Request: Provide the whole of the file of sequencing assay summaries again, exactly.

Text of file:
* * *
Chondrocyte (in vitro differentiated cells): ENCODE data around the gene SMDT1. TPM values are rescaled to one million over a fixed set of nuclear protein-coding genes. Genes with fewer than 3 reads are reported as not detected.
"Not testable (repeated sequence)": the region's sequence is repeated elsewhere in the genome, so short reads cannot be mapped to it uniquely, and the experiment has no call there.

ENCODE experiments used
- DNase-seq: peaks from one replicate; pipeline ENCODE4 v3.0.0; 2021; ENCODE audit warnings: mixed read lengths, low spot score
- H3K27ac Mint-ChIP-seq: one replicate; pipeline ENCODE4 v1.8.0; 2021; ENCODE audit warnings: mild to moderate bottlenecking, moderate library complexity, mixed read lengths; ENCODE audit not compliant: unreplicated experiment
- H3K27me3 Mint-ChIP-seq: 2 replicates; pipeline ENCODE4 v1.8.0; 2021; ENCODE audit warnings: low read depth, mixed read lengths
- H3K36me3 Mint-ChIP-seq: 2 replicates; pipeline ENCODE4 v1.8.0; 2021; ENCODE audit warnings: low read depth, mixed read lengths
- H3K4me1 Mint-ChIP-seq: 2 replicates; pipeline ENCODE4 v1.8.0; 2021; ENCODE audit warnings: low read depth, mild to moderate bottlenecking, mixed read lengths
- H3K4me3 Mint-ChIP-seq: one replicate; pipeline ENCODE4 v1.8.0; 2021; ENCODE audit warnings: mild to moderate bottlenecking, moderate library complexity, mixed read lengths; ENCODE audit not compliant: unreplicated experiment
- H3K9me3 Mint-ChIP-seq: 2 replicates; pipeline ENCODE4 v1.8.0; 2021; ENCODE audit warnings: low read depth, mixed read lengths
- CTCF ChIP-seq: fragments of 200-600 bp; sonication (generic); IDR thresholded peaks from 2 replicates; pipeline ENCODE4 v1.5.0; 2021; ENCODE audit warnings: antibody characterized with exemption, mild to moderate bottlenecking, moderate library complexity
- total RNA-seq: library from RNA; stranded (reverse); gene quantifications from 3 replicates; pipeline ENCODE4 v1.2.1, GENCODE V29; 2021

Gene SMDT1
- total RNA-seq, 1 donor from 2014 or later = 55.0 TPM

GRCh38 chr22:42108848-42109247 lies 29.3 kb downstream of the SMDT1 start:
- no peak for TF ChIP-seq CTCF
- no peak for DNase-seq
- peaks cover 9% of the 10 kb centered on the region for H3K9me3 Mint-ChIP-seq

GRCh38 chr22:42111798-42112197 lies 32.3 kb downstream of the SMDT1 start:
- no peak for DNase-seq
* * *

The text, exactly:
Chondrocyte (in vitro differentiated cells): ENCODE data around the gene SMDT1. TPM values are rescaled to one million over a fixed set of nuclear protein-coding genes. Genes with fewer than 3 reads are reported as not detected.
"Not testable (repeated sequence)": the region's sequence is repeated elsewhere in the genome, so short reads cannot be mapped to it uniquely, and the experiment has no call there.

ENCODE experiments used
- DNase-seq: peaks from one replicate; pipeline ENCODE4 v3.0.0; 2021; ENCODE audit warnings: mixed read lengths, low spot score
- H3K27ac Mint-ChIP-seq: one replicate; pipeline ENCODE4 v1.8.0; 2021; ENCODE audit warnings: mild to moderate bottlenecking, moderate library complexity, mixed read lengths; ENCODE audit not compliant: unreplicated experiment
- H3K27me3 Mint-ChIP-seq: 2 replicates; pipeline ENCODE4 v1.8.0; 2021; ENCODE audit warnings: low read depth, mixed read lengths
- H3K36me3 Mint-ChIP-seq: 2 replicates; pipeline ENCODE4 v1.8.0; 2021; ENCODE audit warnings: low read depth, mixed read lengths
- H3K4me1 Mint-ChIP-seq: 2 replicates; pipeline ENCODE4 v1.8.0; 2021; ENCODE audit warnings: low read depth, mild to moderate bottlenecking, mixed read lengths
- H3K4me3 Mint-ChIP-seq: one replicate; pipeline ENCODE4 v1.8.0; 2021; ENCODE audit warnings: mild to moderate bottlenecking, moderate library complexity, mixed read lengths; ENCODE audit not compliant: unreplicated experiment
- H3K9me3 Mint-ChIP-seq: 2 replicates; pipeline ENCODE4 v1.8.0; 2021; ENCODE audit warnings: low read depth, mixed read lengths
- CTCF ChIP-seq: fragments of 200-600 bp; sonication (generic); IDR thresholded peaks from 2 replicates; pipeline ENCODE4 v1.5.0; 2021; ENCODE audit warnings: antibody characterized with exemption, mild to moderate bottlenecking, moderate library complexity
- total RNA-seq: library from RNA; stranded (reverse); gene quantifications from 3 replicates; pipeline ENCODE4 v1.2.1, GENCODE V29; 2021

Gene SMDT1
- total RNA-seq, 1 donor from 2014 or later = 55.0 TPM

GRCh38 chr22:42108848-42109247 lies 29.3 kb downstream of the SMDT1 start:
- no peak for TF ChIP-seq CTCF
- no peak for DNase-seq
- peaks cover 9% of the 10 kb centered on the region for H3K9me3 Mint-ChIP-seq

GRCh38 chr22:42111798-42112197 lies 32.3 kb downstream of the SMDT1 start:
- no peak for DNase-seq